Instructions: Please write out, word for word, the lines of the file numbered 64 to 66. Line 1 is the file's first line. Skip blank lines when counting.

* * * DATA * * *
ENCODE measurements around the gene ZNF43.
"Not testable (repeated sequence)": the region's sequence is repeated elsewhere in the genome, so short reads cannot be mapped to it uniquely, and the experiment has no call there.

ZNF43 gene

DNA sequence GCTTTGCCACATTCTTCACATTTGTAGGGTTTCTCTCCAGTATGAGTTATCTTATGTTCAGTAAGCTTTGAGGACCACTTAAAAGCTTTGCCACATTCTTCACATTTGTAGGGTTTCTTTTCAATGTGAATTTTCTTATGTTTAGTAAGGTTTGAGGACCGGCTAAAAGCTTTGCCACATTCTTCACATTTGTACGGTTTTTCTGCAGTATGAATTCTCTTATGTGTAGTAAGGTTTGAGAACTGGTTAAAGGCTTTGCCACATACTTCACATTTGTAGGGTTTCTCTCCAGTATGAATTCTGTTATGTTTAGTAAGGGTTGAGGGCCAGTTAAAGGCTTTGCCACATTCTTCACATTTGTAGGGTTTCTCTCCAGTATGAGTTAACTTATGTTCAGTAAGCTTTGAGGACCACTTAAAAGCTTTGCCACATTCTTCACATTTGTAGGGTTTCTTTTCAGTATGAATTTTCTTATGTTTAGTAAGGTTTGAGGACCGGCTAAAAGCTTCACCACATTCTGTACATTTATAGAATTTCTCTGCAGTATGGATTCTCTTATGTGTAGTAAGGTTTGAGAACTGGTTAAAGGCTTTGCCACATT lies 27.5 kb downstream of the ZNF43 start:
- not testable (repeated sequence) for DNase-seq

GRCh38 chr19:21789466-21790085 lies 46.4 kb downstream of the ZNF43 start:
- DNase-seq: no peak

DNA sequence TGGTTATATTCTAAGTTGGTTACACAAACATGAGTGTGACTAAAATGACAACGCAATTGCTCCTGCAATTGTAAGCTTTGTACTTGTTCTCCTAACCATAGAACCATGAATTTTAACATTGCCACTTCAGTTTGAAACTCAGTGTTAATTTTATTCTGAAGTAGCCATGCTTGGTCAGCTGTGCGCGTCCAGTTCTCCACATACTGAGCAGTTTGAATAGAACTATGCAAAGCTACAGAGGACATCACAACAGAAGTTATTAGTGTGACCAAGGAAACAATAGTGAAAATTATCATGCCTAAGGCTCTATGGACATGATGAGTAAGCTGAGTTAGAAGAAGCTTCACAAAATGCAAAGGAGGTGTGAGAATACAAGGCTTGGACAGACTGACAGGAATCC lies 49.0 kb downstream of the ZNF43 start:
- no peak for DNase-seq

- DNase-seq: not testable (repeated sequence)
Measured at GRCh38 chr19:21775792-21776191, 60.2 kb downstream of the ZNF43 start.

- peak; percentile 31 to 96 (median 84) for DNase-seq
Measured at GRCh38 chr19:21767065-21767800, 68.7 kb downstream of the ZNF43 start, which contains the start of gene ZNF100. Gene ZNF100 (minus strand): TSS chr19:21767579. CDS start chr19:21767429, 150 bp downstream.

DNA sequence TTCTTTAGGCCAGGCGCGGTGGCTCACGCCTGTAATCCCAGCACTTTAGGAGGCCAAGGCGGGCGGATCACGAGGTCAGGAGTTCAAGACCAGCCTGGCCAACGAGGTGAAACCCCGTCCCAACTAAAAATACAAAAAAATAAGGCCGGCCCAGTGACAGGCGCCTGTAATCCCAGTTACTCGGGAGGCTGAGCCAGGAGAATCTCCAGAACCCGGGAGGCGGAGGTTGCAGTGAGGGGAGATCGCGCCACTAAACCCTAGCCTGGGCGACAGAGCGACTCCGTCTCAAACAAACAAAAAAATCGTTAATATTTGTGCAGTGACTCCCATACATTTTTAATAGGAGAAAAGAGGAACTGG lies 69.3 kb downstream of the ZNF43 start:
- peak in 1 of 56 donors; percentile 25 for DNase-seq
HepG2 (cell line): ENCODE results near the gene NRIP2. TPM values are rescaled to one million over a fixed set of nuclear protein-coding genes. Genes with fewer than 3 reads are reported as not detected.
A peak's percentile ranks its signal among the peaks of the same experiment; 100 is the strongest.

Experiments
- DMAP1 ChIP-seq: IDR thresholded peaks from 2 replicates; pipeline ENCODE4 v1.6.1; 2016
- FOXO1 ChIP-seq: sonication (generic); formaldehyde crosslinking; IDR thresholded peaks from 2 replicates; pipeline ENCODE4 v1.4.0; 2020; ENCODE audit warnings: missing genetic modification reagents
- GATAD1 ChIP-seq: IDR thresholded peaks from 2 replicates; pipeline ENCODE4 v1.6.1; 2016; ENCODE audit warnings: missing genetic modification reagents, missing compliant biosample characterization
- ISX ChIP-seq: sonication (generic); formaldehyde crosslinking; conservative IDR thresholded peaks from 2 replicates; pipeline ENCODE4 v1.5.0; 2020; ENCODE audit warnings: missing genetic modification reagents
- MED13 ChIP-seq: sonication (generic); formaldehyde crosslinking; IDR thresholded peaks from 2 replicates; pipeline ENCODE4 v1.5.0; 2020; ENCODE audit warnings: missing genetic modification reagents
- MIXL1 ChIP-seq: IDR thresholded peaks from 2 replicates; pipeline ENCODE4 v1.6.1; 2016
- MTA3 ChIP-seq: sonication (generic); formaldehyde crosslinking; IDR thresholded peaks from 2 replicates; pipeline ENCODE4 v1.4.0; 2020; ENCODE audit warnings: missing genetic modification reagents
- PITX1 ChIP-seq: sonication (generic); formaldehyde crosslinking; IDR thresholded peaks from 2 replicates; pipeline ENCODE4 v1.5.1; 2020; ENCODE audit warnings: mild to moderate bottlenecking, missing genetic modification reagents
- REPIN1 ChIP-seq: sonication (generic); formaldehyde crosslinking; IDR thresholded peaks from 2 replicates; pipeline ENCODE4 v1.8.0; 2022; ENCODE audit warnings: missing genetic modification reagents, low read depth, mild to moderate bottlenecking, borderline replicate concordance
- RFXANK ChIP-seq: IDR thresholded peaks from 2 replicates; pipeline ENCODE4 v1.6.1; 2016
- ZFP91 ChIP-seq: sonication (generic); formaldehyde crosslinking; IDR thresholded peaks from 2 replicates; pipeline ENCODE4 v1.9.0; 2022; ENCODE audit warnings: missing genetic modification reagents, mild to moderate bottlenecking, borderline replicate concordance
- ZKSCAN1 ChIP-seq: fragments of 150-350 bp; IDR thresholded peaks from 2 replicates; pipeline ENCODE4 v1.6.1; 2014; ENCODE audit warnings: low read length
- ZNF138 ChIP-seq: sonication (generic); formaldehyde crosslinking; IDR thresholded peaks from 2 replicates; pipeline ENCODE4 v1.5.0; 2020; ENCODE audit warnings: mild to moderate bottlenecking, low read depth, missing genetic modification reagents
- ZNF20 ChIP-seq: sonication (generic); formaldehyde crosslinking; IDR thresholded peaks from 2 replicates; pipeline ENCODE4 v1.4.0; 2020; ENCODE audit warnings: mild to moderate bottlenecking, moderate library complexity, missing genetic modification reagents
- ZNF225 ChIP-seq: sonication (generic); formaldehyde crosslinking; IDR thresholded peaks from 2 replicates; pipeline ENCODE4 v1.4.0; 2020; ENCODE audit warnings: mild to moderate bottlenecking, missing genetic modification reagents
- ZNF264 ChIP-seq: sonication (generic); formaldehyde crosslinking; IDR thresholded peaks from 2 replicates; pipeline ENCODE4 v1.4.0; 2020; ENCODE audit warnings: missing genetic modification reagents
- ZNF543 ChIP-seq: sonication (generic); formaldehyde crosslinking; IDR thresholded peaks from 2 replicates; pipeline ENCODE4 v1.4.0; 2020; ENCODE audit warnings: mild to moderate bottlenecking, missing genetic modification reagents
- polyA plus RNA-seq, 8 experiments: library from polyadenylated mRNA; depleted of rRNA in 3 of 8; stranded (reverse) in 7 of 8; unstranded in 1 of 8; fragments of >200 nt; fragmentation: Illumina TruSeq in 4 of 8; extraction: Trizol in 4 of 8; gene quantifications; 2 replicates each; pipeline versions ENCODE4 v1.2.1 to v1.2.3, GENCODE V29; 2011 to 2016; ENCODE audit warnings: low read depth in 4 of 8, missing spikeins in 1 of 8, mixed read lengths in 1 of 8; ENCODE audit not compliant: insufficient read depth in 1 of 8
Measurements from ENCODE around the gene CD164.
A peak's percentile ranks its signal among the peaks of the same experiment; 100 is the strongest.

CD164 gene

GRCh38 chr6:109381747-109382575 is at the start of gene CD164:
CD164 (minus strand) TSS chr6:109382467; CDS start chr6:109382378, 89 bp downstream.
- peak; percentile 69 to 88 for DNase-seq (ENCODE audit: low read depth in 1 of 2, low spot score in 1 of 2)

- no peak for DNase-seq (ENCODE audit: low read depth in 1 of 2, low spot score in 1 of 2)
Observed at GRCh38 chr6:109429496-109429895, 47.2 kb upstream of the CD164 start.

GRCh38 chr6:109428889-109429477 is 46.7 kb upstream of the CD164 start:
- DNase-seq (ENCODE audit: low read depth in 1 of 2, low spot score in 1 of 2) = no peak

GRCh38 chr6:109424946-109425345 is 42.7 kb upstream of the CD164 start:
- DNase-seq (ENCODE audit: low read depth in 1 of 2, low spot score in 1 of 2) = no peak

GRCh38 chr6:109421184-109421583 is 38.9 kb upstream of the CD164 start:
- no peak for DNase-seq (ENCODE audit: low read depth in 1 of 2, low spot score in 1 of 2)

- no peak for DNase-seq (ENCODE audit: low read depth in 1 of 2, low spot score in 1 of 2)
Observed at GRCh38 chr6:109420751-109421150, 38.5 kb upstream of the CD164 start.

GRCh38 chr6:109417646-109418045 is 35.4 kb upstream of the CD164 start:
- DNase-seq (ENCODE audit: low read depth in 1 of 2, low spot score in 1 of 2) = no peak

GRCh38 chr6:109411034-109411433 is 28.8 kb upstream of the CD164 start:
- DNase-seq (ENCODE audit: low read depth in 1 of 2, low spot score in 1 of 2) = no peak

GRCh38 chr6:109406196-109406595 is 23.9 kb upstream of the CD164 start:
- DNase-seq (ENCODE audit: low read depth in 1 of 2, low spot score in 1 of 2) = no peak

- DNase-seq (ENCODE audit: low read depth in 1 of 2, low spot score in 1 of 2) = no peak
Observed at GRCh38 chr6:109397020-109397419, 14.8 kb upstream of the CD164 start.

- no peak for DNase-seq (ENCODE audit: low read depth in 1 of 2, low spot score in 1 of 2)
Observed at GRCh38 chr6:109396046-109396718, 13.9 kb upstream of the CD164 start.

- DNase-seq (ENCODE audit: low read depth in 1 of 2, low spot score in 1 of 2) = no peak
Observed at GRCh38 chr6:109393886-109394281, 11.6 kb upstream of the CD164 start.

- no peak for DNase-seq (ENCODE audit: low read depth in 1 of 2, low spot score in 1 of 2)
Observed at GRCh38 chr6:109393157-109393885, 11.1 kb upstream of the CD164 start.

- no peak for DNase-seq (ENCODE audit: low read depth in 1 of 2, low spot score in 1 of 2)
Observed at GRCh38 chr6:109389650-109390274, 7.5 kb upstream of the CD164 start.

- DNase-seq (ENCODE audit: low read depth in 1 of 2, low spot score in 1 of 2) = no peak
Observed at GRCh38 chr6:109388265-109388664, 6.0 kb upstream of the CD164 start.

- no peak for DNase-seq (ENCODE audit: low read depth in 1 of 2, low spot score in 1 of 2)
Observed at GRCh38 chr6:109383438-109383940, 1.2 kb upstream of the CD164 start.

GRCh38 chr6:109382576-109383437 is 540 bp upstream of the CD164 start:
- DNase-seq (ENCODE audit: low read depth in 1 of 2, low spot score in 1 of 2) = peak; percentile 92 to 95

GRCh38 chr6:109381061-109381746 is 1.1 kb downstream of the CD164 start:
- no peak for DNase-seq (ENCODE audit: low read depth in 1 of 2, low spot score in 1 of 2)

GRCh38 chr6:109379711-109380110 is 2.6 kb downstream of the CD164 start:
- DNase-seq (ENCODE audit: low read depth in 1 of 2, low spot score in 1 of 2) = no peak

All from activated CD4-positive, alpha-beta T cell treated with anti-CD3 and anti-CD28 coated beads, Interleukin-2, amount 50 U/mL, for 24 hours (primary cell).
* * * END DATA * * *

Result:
Observed at GRCh38 chr6:109393886-109394281, 11.6 kb upstream of the CD164 start.

- no peak for DNase-seq (ENCODE audit: low read depth in 1 of 2, low spot score in 1 of 2)
Observed at GRCh38 chr6:109393157-109393885, 11.1 kb upstream of the CD164 start.